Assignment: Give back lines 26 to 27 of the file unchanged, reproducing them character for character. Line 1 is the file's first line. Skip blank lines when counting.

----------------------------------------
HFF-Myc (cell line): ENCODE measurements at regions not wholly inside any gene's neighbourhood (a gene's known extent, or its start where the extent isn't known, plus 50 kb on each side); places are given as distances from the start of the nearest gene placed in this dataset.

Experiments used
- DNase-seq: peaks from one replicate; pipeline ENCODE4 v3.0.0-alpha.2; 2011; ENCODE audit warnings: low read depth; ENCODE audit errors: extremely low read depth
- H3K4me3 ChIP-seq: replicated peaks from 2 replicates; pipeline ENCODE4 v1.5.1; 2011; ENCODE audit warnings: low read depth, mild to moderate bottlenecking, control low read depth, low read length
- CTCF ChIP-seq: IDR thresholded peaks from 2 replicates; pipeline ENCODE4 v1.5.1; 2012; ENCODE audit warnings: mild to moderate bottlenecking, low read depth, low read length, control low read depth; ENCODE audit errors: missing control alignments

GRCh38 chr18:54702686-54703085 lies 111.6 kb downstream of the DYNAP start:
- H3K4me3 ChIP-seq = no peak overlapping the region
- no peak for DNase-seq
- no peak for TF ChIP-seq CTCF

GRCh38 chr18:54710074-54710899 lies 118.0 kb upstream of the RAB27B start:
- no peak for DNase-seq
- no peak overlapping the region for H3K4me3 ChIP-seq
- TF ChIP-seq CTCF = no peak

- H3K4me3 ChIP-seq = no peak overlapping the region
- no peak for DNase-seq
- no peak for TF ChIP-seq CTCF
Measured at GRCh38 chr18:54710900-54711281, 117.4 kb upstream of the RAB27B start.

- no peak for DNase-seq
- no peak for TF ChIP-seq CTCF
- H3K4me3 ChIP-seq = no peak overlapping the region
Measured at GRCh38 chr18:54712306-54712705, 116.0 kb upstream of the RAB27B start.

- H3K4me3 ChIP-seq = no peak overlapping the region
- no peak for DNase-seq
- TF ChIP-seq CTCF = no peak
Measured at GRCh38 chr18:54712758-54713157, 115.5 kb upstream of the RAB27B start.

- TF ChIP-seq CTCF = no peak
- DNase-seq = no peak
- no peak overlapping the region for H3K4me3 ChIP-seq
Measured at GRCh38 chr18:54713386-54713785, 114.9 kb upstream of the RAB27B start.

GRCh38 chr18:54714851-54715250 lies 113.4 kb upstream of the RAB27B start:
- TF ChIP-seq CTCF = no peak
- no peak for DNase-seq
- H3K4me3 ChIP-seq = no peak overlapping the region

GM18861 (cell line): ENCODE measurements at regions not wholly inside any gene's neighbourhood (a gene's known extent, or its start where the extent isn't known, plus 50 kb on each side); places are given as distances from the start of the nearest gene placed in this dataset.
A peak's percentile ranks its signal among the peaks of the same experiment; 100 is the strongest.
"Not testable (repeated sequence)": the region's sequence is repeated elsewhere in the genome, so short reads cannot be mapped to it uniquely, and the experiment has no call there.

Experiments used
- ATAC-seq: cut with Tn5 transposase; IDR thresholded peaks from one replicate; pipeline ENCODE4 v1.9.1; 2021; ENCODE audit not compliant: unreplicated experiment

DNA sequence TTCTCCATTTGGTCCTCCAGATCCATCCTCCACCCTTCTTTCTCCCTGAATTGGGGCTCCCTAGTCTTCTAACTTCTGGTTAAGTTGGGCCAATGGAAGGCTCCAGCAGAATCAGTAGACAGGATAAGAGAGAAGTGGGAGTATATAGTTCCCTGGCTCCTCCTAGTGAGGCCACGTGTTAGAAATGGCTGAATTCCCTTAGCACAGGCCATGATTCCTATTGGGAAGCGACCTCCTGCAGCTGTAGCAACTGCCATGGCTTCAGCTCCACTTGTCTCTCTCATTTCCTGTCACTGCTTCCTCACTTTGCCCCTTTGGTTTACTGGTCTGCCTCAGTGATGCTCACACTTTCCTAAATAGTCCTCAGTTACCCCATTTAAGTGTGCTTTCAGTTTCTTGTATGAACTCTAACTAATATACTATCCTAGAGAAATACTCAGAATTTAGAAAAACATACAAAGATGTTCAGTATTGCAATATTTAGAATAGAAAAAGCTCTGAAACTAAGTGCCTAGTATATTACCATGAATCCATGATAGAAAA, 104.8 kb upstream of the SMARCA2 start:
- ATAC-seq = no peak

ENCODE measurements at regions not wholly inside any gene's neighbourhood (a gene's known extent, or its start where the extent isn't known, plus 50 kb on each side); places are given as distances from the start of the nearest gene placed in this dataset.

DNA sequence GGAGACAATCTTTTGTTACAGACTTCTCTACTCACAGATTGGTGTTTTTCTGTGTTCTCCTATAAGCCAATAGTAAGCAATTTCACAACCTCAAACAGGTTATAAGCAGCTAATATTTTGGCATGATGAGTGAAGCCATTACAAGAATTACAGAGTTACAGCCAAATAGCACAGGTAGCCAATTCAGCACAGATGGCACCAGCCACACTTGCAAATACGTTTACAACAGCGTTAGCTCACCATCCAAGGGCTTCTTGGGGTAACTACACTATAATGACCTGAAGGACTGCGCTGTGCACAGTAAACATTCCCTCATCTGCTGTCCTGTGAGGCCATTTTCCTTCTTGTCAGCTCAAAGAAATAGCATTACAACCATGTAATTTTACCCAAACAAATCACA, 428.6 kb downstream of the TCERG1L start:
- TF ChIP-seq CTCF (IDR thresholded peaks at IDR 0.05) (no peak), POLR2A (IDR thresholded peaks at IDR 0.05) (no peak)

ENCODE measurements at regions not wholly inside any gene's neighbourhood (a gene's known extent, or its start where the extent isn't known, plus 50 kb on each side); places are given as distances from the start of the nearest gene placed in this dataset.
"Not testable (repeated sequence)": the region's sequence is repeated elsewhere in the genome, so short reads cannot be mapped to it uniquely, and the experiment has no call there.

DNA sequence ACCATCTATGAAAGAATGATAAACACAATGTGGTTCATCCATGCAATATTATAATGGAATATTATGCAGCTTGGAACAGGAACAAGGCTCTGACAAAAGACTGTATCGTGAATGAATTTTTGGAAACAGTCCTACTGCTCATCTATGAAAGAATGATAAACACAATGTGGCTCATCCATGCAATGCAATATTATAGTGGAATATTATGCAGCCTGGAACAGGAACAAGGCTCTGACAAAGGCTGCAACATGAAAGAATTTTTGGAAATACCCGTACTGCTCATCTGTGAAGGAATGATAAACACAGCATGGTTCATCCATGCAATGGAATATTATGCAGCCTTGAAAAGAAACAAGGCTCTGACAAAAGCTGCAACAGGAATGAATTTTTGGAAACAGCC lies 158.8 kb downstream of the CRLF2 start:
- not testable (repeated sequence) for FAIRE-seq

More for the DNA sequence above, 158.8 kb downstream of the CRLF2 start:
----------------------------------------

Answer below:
- TF ChIP-seq CTCF = no peak
- DNase-seq = no peak